Cookies Policy
X
Cookie Policy

This site uses cookies. By continuing to browse the site you are agreeing to our use of cookies.

I accept this policy

Find out more here

Taxonomic Revision of Cave Crayfish in the Genus Cambarus, Subgenus Aviticambarus (Decapoda: Cambaridae) with Descriptions of Two New Species, C. Speleocoopi and C. Laconensis, Endemic to Alabama, U.S.A.

MyBook is a cheap paperback edition of the original book and will be sold at uniform, low price.

Buy this article

Price:
$30.00+ Tax (if applicable)
Add to Favorites

image of Journal of Crustacean Biology

Abstract As historically recognized, three stygobitic species of the subgenus Aviticambarus, genus Cambarus inhabit Mississippian limestone caves along the southern edge of the Southern Appalachians and Highland Rim in southeastern Tennessee and Northern Alabama, U.S.A. These include Cambarus hamulatus, C. jonesi, and C. veitchorum. All stygobitic members of the genus Procambarus inhabit caves in Florida, Cuba, and Mexico with exception of P. pecki (in the monotypic subgenus Remoticambarus), which exists in only three caves with C. jonesi in Northwestern Alabama. It was hypothesized that Procambarus pecki was derived from a primitive Procambarus stock that gave rise to the genera Cambarus and Orconectes based on the morphological shapes of the gonopods. Excluding the unsampled rare C. veitchorum, here we present 16S rDNA phylogenetic evidence, contrary to former morphological-based inferences, for the recognition of five distinct Aviticambarus lineages including P. pecki. Cambarus laconensis is a new species restricted to one locality in Northern Alabama along the southern border of the Highland Rim. Cambarus speleocoopi is also a new species of subterranean crayfish restricted to Marshall County, Alabama. These two cryptic species, with distributions that do not overlap any other stygobitic species, were discovered during a previous phylogeographic survey of cave crayfishes in the Southern Appalachians. For cave crayfishes in particular, similar morphology owing to convergent evolution in replicate subterranean environments, obscures phylogenetic relationships and cryptic stygobitic lineages.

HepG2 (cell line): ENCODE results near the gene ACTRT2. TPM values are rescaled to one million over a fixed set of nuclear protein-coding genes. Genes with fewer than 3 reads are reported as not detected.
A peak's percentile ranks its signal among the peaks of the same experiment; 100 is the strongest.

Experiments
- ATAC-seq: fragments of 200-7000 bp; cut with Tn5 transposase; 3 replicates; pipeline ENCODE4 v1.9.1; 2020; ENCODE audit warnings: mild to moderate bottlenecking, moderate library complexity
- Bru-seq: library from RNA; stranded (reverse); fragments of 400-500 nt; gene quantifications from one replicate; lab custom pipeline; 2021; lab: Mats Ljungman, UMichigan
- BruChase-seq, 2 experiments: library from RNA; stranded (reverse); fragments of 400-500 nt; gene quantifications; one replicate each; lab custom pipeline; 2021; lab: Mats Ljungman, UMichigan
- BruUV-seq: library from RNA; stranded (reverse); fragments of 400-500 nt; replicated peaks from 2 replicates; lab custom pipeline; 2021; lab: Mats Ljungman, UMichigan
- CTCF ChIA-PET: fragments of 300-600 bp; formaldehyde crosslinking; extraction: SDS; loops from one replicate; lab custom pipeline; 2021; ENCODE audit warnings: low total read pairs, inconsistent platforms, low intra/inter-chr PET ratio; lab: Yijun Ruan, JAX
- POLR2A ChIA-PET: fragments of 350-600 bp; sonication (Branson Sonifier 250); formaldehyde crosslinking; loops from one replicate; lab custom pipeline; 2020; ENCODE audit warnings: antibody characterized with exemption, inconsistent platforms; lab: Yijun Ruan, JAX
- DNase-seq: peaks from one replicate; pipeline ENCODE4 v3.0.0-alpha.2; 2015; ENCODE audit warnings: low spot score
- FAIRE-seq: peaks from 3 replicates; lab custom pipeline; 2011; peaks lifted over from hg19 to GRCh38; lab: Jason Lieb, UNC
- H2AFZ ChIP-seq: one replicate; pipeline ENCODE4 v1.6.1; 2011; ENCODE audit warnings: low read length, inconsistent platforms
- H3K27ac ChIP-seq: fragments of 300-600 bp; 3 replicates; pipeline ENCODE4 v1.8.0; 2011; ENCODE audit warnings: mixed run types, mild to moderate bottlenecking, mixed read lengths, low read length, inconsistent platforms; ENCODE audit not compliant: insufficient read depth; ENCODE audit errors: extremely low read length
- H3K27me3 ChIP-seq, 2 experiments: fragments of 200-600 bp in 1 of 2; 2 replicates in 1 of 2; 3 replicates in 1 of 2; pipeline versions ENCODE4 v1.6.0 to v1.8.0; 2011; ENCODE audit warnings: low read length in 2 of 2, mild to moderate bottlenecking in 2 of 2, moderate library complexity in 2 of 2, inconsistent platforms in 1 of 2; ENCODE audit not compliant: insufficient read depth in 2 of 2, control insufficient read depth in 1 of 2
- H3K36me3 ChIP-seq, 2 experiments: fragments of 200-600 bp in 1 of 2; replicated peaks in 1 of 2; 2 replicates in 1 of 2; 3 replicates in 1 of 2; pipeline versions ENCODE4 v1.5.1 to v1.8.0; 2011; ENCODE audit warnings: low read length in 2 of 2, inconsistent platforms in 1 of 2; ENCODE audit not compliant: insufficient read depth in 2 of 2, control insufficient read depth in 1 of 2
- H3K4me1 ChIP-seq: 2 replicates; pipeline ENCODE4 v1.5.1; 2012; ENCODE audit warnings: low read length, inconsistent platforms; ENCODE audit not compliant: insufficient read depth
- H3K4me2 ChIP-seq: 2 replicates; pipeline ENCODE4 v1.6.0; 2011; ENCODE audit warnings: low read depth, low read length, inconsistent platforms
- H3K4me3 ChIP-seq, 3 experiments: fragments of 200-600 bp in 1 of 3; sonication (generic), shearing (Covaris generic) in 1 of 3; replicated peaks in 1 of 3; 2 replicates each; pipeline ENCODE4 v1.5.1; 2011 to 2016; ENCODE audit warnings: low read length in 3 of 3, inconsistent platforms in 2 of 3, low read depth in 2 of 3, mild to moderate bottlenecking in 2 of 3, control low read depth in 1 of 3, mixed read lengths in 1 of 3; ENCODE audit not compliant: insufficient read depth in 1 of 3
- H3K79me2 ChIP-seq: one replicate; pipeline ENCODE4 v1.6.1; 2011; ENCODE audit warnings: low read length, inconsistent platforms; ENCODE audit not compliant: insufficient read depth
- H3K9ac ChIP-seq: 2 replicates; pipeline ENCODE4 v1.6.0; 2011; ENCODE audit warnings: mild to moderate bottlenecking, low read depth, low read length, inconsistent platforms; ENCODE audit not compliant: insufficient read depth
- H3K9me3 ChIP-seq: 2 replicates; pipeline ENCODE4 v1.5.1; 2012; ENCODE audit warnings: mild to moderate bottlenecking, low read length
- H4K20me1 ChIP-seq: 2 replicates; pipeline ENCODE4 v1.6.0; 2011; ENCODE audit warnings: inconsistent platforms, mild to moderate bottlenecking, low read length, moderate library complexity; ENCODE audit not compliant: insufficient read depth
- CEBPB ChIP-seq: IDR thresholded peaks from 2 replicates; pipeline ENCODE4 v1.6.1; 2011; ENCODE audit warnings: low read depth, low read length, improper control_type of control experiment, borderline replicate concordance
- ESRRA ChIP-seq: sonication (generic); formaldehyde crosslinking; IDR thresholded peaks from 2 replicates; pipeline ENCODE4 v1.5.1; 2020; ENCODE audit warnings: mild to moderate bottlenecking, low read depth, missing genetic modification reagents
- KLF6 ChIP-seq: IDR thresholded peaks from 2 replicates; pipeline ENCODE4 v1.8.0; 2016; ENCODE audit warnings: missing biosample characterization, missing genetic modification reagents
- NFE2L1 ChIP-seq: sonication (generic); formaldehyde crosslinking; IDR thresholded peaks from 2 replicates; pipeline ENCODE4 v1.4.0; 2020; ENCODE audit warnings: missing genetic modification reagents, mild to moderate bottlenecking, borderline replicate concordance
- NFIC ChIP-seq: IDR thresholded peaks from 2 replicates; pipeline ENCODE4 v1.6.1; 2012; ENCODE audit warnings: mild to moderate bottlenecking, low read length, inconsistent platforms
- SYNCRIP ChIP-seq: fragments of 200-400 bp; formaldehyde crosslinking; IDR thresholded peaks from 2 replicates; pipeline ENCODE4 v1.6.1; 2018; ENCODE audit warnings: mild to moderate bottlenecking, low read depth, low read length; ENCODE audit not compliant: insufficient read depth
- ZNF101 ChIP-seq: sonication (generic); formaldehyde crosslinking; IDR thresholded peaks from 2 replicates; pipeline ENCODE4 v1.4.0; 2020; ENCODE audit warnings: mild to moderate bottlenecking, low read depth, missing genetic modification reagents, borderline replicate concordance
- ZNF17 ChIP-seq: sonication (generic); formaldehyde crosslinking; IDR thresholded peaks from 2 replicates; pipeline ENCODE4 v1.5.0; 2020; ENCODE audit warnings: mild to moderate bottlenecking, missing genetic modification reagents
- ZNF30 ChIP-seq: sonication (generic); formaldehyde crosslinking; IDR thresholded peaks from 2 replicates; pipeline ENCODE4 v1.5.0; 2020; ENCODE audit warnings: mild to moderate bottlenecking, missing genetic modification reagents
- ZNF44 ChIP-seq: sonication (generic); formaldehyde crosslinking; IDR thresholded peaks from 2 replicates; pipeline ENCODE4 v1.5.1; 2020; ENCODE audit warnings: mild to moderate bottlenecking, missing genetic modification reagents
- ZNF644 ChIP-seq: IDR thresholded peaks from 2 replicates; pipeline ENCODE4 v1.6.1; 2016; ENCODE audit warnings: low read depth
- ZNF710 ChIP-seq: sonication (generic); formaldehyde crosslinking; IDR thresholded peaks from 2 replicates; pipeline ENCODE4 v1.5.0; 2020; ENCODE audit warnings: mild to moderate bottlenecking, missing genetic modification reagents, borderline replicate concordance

Affiliations: 1: a (JEB, corresponding author, jenbuhay@gmail.com) Brigham Young University, Monte L. Bean Life Science Museum, 401 Widtsoe Building, Provo, Utah 84602, U.S.A. and Belle W. Baruch Institute of Marine Science, University of South Carolina, 607 EWS Building, Columbia, South Carolina 29208, U.S.A. ; 2: b (KAC) Brigham Young University, Department of Integrative Biology & Monte L. Bean Life Science Museum, 401 Widtsoe Building, Provo, Utah 84602, U.S.A. ( keith_crandall@byu.edu)

Sign-in

Can't access your account?
  • Tools

  • Add to Favorites
  • Printable version
  • Email this page
  • Create email alert
  • Get permissions
  • Recommend to your library

    You must fill out fields marked with: *

    Librarian details
    Name:*
    Email:*
    Your details
    Name:*
    Email:*
    Department:*
    Why are you recommending this title?
    Select reason:
     
     
     
     
    Other:
     
    Journal of Crustacean Biology — Recommend this title to your library

    Thank you

    Your recommendation has been sent to your librarian.

  • Export citations
  • Key

  • Full access
  • Open Access
  • Partial/No accessInformation